The European Court of Human Rights today unanimously condemned Russia for the enforced disappearance and killing of three men, whose bodies were subsequently discovered in a mass grave close to Khankala – the main Russian military base in Chechnya, Russian Justice Initiative said today.
Magomed Musayev and Others v. Russia (8979/02) concerns the disappearance of Said-Rakhman Musayev, Odes Mitayev and Magomed Magomadov during a large scale mop-up operation by Russian federal forces in the neighbouring villages of Raduzhnoye, Pobedinskoye and Dolinskiy, situated about 25 kilometres north-west of Grozny on 10 December 2000. On that day a total of 21 men were detained by Russian servicemen. All of them were subsequently released except Said-Rakhman, Odes and Magomed.
Several detainees later testified how they were taken to the main Russian military base at Khankala. Despite the winter weather they were kept in two pits in the ground, 3-4 metres deep, for several days. They were taken out one by one for questioning. During the questioning they were hit with rifle buts.
On 21 February 2001 the mutilated bodies of Said-Rakhman, Odes and Magomed were found in the abandoned village of Zdorovye (also called Dachny), located less than a kilometer from Khankala. The bodies bore numerous gunshot and knife wounds. Odes had one ear cut off. The corpses of additional 48 people were eventually found in the vicinity of the village. Human Rights Watch later reported that 19 bodies were identified, at least 16 were the remains of people who were last seen alive in the custody of Russian servicemen. One of them was 40-year-old mother of four Nura Luluyeva, who was detained by Russian servicemen on 3 June 2000 in Grozny. In a judgment of 9 November 2006 the European Court of Human Rights condemned Russia for the enforced disappearance and killing of Nura Luluyeva.
"Someone who has not experienced what we did cannot understand all the horror that we went through. The perpetrators could have been identified and tried long ago, if the Russian authorities really wanted it," said Magomed Musayev, the father of Said-Rakhman.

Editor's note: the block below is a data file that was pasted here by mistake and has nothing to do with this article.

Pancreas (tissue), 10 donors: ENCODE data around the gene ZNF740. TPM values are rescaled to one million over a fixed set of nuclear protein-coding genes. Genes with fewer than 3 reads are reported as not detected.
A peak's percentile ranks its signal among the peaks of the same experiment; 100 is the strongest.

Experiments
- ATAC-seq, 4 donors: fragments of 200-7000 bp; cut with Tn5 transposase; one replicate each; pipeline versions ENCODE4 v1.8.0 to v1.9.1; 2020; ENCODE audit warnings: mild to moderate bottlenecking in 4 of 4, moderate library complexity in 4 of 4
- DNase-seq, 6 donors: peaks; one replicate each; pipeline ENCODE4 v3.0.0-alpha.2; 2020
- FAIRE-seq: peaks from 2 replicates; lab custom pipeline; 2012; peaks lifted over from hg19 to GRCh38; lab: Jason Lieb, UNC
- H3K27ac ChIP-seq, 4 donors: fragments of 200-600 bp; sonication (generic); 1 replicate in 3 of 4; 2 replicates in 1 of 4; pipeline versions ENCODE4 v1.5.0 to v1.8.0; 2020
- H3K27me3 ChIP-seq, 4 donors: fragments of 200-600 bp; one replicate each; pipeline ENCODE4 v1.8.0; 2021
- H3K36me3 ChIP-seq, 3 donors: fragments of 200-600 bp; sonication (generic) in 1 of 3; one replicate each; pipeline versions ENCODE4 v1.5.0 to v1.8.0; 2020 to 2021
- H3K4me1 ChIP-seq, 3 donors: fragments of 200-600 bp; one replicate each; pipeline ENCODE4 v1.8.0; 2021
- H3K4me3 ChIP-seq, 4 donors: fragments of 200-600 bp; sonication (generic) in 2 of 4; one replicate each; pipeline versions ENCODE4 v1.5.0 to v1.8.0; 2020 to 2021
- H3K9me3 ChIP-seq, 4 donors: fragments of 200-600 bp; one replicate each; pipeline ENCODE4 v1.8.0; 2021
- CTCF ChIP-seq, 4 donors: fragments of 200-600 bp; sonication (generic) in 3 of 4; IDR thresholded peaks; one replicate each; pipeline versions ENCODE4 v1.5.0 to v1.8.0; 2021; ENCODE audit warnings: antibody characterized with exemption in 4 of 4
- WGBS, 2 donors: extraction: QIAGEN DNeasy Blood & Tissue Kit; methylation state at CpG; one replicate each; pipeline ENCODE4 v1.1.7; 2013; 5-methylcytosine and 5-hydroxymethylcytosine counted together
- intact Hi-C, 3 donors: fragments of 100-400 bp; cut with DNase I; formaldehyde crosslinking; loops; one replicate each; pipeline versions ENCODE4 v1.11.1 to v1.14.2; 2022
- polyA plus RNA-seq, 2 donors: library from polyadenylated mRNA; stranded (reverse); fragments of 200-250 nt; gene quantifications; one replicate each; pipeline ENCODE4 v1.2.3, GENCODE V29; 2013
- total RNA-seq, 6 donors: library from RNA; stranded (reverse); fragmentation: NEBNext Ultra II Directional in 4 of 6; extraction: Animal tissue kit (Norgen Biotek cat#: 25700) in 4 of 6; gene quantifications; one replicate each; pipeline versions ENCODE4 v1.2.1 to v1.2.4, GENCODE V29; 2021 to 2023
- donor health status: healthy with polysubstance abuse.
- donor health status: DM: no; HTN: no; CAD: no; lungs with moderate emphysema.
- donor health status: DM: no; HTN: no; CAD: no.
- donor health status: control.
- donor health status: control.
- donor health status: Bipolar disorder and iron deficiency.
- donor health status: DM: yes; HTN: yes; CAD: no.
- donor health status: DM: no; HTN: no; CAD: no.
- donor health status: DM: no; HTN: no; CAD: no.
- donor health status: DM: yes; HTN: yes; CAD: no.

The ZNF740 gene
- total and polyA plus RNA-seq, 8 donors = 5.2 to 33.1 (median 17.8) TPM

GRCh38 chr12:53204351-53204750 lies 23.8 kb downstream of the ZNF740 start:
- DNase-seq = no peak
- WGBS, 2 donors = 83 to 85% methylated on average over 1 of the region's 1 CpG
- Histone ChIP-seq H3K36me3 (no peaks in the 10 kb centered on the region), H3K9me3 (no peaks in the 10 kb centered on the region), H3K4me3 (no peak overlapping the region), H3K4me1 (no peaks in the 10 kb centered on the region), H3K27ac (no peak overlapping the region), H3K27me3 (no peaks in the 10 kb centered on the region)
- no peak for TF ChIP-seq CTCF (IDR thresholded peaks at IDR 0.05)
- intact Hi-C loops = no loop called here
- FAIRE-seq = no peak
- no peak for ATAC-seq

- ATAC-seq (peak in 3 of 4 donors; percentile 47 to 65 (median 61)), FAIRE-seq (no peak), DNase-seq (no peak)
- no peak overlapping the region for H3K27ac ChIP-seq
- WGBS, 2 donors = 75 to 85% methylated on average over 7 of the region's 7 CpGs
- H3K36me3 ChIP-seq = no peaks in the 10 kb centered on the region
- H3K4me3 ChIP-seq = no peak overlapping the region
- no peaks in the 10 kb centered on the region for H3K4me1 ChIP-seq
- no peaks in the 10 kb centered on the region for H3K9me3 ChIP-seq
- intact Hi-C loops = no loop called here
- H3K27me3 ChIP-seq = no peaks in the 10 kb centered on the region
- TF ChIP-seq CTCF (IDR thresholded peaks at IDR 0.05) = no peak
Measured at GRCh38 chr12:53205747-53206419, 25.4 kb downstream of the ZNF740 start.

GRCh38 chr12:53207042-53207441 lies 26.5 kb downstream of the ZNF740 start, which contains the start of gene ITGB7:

In today's unanimous judgment, the Court held that:
· The right to life had been violated in respect of the disappeared persons who must be presumed dead (violation of Article 2 of the European Convention on Human Rights);
· The Russian authorities had not conducted an effective investigation into the disappearances (violation of Article 2);
· The disappeared men had been illegally detained (violation of Article 5);
· The manner in which the complaints of the applicants were dealt with by Russian authorities constituted inhuman treatment (violation of Article 3);
· The applicants did not have access to an effective remedy before Russian authorities for the violations (violation of Article 13);
The refusal of the Russian authorities to submit the documents of the criminal case file constitutes a failure to assist the Court in its investigation (violation of Article 38).
The Court awarded the applicants a total of 80,000 Euro for pecuniary and non-pecuniary damages.
The applicants were assisted in bringing their application to the European Court of Human Rights by Russian Justice Initiative.
On 18 September 2008 the European Court of Human Rights announced its 10,000th judgment, Takhayeva and Others v. Russia (no. 23286/04), which unanimously condemned Russia for the enforced disappearance of a twenty-year-old man in Chechnya in November 2002. The applicants in that case were also represented before the Court by Russian Justice Initiative.
On 6 November 2008 the Court will announce its judgments in another three disappearance cases from Chechnya.
For more information:
In Moscow, Russia: Roemer Lemaître, +7 906 772 3632
In Nazran, Russia: Arsen Sakalov, +7 906 486 0753